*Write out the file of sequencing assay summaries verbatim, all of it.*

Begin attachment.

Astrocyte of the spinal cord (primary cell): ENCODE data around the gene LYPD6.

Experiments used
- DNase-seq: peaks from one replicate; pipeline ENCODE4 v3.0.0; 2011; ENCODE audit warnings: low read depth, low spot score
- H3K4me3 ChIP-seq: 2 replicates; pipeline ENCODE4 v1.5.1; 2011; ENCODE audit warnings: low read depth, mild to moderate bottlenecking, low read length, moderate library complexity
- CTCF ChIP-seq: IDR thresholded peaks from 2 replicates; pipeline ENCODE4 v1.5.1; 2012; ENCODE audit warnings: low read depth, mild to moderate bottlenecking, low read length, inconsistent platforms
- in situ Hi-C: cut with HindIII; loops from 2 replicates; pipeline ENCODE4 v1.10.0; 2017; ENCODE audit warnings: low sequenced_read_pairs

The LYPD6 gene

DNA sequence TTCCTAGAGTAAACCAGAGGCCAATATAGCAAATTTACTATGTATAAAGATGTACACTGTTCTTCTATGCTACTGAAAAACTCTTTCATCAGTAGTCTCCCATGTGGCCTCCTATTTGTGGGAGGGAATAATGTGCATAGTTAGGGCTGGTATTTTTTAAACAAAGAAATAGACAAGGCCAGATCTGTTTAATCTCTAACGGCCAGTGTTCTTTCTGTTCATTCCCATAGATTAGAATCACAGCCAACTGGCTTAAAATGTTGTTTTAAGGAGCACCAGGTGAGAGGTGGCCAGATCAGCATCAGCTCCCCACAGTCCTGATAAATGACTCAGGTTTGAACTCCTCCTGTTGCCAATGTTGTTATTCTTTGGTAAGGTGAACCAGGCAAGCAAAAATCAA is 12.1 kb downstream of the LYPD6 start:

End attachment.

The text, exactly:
Astrocyte of the spinal cord (primary cell): ENCODE data around the gene LYPD6.

Experiments used
- DNase-seq: peaks from one replicate; pipeline ENCODE4 v3.0.0; 2011; ENCODE audit warnings: low read depth, low spot score
- H3K4me3 ChIP-seq: 2 replicates; pipeline ENCODE4 v1.5.1; 2011; ENCODE audit warnings: low read depth, mild to moderate bottlenecking, low read length, moderate library complexity
- CTCF ChIP-seq: IDR thresholded peaks from 2 replicates; pipeline ENCODE4 v1.5.1; 2012; ENCODE audit warnings: low read depth, mild to moderate bottlenecking, low read length, inconsistent platforms
- in situ Hi-C: cut with HindIII; loops from 2 replicates; pipeline ENCODE4 v1.10.0; 2017; ENCODE audit warnings: low sequenced_read_pairs

The LYPD6 gene

DNA sequence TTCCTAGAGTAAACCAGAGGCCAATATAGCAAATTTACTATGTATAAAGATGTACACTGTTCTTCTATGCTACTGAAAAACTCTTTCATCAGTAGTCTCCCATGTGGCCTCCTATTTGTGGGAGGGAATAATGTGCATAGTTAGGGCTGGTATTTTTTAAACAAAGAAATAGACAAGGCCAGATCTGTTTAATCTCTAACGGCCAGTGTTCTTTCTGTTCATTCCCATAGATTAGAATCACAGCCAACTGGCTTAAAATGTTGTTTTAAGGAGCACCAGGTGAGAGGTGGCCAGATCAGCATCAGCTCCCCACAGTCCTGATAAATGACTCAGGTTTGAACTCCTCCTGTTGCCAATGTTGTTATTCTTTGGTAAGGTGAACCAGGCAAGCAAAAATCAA is 12.1 kb downstream of the LYPD6 start: